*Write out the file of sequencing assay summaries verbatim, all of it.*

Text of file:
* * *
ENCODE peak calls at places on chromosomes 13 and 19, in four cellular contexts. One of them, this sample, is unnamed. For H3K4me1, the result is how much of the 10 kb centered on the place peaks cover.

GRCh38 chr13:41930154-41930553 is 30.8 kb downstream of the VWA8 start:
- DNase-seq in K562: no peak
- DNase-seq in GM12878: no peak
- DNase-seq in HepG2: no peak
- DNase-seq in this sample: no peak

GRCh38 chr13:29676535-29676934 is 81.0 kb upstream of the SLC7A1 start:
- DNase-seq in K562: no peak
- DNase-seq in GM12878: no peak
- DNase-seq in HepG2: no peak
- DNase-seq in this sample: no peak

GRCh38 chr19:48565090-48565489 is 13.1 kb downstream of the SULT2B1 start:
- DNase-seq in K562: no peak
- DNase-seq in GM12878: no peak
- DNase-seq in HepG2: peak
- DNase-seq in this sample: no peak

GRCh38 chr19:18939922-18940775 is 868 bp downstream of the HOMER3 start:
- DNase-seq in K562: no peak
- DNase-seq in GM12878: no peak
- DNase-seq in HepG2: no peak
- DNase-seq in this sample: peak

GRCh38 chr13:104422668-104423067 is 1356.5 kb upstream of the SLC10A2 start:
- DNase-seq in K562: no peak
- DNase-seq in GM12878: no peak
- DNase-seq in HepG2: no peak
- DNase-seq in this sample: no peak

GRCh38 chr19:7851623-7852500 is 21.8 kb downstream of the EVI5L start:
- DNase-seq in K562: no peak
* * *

ENCODE peak calls at places on chromosomes 13 and 19, in four cellular contexts. One of them, this sample, is unnamed. For H3K4me1, the result is how much of the 10 kb centered on the place peaks cover.

GRCh38 chr13:41930154-41930553 is 30.8 kb downstream of the VWA8 start:
- DNase-seq in K562: no peak
- DNase-seq in GM12878: no peak
- DNase-seq in HepG2: no peak
- DNase-seq in this sample: no peak

GRCh38 chr13:29676535-29676934 is 81.0 kb upstream of the SLC7A1 start:
- DNase-seq in K562: no peak
- DNase-seq in GM12878: no peak
- DNase-seq in HepG2: no peak
- DNase-seq in this sample: no peak

GRCh38 chr19:48565090-48565489 is 13.1 kb downstream of the SULT2B1 start:
- DNase-seq in K562: no peak
- DNase-seq in GM12878: no peak
- DNase-seq in HepG2: peak
- DNase-seq in this sample: no peak

GRCh38 chr19:18939922-18940775 is 868 bp downstream of the HOMER3 start:
- DNase-seq in K562: no peak
- DNase-seq in GM12878: no peak
- DNase-seq in HepG2: no peak
- DNase-seq in this sample: peak

GRCh38 chr13:104422668-104423067 is 1356.5 kb upstream of the SLC10A2 start:
- DNase-seq in K562: no peak
- DNase-seq in GM12878: no peak
- DNase-seq in HepG2: no peak
- DNase-seq in this sample: no peak

GRCh38 chr19:7851623-7852500 is 21.8 kb downstream of the EVI5L start:
- DNase-seq in K562: no peak